Biography of George Stenger

Explore the life of George Stenger, a Bavarian immigrant born in 1825, who became a respected farmer in Sublette Township, Illinois. After arriving in the U.S. in 1836, George overcame early adversity, forging a successful career in agriculture and brick manufacturing. Marrying Elizabeth Gosse in 1851, they raised a family deeply rooted in community and faith. This introduction offers a glimpse into George’s journey from Bavarian youth to influential American citizen, highlighting his contributions to his adopted homeland and the enduring legacy of the Stenger family in the heartland of America.

George Stenger is one of the substantial and highly respected citizens of Sublette Township, where he is engaged in farming. He is a native of Bavaria, Germany, and was born near Frankfort on April 23, 1825, his parents being John A. and Agnes Stenger. The latter died in Germany in 1834. She was the mother of eight children, of whom only two grew to maturity, our subject and his sister Agnes. Agnes came to the United States, married Michael Shilling, and died in Peoria, Ill. The father of our subject had one son by a former marriage, Frank, who died in Peoria. By a third marriage, he had a son named John, who now resides in Utah.

The father of our subject came to this country in 1836, landed at Baltimore, and from there made his way to Zanesville, Ohio, where he at once took legal steps to become a citizen of the United States so as to share in the defense as well as in the protection of his chosen country. In 1838, he returned to Germany to receive some money which he had inherited, and after he came back to America, he continued to live in Ohio until 1841 when he came to Illinois and settled in Woodford County, where he died the following year, thus depriving that section of the services of a loyal citizen in its upbuilding.

He of whom this biography is written was a stalwart lad of eleven years when he crossed the ocean with his father in 1836 to become a citizen of the United States of America in due time. His father’s death a few years later left him almost alone in the world, and thus early thrown on his own resources he sought and found work as a farmhand. He was thus engaged in Woodford, Peoria, and McLean Counties until 1845 when he went to Princeton and for five years was engaged in a brickyard. He saved his earnings, and in 1851 was enabled to purchase eighty acres of land and establish himself in the manufacture of brick, which business he carried on successfully the ensuing seven years. In 1858, he purchased his present farm on section 28, Sublette Township. It was then merely a tract of wild prairie, and though he made some improvements on it, he did not then locate there, not moving his family to their new home until 1860. He has erected neat buildings, has had his land under the best of tillage and amply supplied with good farming machinery and every convenience for carrying on agriculture.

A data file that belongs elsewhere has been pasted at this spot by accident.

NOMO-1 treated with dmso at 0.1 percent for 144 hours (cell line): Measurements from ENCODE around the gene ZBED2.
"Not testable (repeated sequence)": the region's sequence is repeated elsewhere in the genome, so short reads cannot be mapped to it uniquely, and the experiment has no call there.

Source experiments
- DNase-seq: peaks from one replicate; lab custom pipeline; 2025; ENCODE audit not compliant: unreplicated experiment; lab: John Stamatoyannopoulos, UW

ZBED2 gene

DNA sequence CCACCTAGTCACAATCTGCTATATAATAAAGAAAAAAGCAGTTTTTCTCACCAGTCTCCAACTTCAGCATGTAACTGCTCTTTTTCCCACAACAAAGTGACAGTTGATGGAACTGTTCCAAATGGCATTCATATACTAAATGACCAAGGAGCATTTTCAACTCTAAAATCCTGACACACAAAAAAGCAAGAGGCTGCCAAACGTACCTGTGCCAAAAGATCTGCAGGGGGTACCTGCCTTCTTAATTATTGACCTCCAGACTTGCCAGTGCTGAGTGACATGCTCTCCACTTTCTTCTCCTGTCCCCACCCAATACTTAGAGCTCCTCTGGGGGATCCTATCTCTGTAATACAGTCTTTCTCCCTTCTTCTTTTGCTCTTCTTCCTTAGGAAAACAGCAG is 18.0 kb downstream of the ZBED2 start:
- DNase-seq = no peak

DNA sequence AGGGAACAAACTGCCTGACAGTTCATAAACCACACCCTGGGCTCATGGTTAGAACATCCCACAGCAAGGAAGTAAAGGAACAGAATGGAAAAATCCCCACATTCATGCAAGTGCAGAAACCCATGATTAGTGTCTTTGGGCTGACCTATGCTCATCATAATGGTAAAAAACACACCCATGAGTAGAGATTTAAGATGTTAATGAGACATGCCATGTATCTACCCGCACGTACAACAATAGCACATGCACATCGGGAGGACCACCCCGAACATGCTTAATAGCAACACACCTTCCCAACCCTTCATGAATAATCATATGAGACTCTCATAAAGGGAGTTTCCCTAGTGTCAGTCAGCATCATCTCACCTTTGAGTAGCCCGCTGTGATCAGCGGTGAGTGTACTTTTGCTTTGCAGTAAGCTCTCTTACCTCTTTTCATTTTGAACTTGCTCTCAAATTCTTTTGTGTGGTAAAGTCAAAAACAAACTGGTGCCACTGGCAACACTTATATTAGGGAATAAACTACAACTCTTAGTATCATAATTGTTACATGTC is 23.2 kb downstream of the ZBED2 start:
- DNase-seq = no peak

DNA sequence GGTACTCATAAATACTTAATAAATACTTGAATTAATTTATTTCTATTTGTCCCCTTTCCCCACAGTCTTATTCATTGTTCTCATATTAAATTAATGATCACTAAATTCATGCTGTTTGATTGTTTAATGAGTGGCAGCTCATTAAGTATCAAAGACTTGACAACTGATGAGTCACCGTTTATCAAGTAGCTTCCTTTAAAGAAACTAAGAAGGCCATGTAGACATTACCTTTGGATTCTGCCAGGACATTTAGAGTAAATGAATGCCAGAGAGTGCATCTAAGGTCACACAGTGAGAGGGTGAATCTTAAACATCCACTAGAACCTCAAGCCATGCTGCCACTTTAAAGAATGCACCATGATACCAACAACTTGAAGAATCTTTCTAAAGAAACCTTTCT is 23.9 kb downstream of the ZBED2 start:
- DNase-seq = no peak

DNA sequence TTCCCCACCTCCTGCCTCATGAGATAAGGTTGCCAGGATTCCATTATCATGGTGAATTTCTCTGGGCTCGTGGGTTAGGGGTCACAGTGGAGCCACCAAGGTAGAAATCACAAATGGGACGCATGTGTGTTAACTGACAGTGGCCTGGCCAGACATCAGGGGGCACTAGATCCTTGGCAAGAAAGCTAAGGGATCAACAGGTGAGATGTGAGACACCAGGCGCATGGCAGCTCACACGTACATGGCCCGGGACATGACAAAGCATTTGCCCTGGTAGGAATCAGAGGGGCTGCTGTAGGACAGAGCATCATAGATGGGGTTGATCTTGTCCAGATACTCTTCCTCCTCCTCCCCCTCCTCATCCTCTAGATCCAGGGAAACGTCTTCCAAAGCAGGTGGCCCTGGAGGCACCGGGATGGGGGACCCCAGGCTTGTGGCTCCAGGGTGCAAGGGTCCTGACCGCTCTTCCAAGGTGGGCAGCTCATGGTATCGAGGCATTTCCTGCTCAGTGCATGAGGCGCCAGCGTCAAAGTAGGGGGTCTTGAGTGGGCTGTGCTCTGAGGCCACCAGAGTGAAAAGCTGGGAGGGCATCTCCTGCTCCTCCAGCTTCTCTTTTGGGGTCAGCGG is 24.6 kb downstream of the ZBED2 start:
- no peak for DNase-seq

Mr. Stenger and Miss Elizabeth Gosse were united in marriage in 1851, and five children have blessed their wedded life, named as follows: Andrew, Elizabeth J., Mary, Joseph, and Frank. Mrs. Stenger was born on April 19, 1825, in Alsace, Germany, when it was under French dominion. In 1831, she came to this country with her parents, Frank and Mary Gosse, who first settled near Detroit, Mich., and later removed to Princeton, Ill., where Mrs. Stenger first met her future husband.

In our subject, the Democratic party has a faithful follower. In religion, he is a firm adherent of the Roman Catholic Church. He has been School Director and has done what he can for the educational interests of his adopted township, as well as in other matters, and is one of the public-spirited men of his community.


Biographical Publishing Company, Portrait and biographical record of Lee County, Illinois, containing biographical sketches of prominent and representative citizens, together with biographies of all the governors of the state, and of the presidents of the United States, Chicago: Biographical Publishing Co., 1892.

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